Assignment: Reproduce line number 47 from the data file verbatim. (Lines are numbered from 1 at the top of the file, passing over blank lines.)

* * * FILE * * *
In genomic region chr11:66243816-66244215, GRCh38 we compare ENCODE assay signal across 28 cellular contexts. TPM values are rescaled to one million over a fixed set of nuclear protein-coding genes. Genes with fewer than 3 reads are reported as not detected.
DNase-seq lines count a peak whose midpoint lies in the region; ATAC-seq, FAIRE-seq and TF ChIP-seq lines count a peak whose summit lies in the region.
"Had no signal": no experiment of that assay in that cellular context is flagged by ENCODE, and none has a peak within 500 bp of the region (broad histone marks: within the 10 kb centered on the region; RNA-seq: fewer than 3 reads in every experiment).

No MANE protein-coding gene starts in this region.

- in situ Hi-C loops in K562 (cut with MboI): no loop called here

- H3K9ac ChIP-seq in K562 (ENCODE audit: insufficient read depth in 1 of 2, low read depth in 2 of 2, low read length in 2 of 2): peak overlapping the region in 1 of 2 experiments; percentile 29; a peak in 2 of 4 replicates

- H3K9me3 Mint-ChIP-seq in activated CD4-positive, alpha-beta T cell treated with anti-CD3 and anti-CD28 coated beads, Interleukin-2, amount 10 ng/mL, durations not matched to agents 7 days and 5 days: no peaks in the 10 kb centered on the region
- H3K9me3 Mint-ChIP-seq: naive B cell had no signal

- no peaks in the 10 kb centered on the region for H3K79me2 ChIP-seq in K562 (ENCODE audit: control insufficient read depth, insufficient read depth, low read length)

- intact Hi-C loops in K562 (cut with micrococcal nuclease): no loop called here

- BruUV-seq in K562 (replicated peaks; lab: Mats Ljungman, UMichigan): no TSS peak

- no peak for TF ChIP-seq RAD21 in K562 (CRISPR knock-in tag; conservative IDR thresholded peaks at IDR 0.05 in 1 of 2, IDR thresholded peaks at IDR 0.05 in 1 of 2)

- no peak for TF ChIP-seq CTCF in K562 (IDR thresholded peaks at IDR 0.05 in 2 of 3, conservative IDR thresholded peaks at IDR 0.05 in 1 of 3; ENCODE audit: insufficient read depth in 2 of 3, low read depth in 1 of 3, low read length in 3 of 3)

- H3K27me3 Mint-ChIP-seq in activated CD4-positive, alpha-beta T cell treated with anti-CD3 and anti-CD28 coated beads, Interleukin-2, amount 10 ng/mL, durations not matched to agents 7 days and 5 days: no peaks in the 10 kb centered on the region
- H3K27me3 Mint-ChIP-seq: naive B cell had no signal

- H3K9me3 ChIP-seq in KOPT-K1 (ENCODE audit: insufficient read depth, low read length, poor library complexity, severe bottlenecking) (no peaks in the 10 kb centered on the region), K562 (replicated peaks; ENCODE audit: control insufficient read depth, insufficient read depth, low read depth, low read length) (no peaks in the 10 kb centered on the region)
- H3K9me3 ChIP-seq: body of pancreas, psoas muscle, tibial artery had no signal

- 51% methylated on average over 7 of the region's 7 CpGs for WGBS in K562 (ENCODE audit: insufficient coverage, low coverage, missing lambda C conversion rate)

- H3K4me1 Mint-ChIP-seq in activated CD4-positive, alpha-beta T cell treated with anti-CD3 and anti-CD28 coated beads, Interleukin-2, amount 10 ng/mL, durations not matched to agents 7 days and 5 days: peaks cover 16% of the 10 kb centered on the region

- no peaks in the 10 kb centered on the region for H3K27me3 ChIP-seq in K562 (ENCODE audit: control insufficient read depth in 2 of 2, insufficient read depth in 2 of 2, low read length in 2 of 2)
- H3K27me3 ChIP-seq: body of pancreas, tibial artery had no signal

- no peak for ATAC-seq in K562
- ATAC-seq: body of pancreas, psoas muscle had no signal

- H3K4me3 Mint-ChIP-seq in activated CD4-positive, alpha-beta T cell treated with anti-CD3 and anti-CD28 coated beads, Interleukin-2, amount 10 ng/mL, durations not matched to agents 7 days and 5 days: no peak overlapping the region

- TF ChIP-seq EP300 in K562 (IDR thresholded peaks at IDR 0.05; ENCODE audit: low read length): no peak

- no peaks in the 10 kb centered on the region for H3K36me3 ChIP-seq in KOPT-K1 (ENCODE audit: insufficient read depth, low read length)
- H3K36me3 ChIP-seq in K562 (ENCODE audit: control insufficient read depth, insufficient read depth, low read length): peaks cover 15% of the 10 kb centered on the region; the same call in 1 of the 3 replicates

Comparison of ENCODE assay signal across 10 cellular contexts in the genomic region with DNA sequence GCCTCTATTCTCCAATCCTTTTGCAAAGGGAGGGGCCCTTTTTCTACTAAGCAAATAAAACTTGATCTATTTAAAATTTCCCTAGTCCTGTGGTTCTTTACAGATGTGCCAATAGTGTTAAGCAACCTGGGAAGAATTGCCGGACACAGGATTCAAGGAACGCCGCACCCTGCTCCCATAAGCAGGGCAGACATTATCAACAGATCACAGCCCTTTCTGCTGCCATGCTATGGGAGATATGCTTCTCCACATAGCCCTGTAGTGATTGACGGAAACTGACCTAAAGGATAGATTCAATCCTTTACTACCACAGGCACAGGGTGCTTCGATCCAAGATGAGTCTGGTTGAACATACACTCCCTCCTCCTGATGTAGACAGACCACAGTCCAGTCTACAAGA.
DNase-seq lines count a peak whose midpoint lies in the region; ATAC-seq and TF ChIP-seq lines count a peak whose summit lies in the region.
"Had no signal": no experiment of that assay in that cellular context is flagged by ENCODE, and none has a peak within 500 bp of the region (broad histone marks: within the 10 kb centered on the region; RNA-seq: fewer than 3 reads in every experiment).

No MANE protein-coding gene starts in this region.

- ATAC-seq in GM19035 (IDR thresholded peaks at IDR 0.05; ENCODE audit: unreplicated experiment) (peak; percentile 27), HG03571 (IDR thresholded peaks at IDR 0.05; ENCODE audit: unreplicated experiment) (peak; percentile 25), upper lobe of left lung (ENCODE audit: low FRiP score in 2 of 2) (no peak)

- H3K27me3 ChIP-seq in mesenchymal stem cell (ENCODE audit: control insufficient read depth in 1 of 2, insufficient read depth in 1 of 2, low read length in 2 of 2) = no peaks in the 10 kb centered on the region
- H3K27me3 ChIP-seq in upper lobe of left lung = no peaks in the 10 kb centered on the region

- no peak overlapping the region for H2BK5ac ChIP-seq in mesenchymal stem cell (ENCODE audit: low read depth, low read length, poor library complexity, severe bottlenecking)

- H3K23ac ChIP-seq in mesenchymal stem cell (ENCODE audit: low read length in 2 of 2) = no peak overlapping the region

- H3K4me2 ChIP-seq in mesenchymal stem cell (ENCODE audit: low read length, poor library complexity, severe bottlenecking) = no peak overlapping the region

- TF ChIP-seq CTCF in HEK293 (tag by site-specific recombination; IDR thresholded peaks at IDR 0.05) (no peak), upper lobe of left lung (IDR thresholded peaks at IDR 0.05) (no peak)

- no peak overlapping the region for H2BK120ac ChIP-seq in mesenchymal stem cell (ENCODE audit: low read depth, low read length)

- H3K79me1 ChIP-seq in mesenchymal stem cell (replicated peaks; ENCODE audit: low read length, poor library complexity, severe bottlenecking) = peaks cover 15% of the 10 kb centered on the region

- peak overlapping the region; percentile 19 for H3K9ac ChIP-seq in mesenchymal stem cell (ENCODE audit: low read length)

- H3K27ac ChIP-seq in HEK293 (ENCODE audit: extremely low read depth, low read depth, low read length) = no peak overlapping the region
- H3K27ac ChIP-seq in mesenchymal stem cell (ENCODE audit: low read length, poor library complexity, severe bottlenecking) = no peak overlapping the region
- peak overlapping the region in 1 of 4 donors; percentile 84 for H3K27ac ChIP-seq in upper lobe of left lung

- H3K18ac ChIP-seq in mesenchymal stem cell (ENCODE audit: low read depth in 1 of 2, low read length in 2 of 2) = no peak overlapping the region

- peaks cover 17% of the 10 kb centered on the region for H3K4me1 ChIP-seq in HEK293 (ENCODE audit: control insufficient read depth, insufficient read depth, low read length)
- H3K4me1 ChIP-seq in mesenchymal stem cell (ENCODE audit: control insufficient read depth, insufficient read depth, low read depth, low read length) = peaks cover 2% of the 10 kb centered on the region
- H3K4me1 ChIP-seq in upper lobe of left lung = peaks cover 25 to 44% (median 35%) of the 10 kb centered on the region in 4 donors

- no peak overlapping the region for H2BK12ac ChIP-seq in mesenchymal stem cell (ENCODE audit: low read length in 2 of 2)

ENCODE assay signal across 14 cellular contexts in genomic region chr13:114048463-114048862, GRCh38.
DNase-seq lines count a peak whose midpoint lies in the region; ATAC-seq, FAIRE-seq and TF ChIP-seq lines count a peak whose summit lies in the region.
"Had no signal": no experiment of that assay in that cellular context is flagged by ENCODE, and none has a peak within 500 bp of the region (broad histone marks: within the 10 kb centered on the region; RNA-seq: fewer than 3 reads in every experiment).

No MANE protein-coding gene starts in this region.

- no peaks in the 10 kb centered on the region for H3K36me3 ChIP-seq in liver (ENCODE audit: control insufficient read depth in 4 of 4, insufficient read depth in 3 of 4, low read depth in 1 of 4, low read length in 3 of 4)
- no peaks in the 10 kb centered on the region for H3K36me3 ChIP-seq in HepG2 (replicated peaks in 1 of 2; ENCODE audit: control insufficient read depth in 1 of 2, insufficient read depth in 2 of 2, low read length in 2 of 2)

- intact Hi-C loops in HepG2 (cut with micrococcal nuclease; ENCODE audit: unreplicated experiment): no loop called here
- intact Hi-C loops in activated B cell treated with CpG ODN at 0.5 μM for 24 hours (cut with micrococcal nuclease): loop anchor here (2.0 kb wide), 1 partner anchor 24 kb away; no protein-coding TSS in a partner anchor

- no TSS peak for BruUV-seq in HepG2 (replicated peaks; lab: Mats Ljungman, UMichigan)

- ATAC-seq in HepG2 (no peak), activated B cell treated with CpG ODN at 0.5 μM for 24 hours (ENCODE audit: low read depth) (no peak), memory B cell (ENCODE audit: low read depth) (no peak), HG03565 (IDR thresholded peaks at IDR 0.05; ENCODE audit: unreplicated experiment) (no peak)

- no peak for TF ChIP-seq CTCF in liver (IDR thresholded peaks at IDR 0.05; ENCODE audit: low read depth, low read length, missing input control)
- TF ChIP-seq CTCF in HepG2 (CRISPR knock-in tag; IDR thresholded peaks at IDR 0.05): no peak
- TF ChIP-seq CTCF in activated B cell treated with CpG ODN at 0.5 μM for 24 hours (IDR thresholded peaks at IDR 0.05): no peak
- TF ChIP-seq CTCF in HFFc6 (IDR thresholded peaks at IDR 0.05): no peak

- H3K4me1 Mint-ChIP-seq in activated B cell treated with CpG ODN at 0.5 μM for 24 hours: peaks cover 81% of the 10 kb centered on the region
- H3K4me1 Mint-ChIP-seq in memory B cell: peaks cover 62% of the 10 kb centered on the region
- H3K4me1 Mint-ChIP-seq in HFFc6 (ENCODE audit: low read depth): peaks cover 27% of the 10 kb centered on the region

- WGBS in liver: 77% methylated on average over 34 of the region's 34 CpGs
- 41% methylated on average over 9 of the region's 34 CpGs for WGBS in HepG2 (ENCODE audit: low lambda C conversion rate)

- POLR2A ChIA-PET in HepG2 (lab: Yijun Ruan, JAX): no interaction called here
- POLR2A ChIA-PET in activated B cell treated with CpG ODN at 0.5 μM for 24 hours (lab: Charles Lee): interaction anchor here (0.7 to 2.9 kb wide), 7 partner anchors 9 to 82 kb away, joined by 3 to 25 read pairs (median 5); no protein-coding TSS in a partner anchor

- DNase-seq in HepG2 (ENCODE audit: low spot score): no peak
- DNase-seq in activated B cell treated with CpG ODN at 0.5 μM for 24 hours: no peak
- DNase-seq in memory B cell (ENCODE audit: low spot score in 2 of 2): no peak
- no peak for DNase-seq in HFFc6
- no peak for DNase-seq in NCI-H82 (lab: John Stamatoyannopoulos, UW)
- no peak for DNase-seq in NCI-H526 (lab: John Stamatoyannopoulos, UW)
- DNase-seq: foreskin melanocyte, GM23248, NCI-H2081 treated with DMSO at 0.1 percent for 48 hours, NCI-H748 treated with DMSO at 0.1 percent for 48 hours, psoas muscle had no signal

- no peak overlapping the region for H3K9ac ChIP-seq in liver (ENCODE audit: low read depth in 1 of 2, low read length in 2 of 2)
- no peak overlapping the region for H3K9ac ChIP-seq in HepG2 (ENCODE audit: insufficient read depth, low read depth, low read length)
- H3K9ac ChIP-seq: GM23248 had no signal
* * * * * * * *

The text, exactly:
- H3K4me1 ChIP-seq in mesenchymal stem cell (ENCODE audit: control insufficient read depth, insufficient read depth, low read depth, low read length) = peaks cover 2% of the 10 kb centered on the region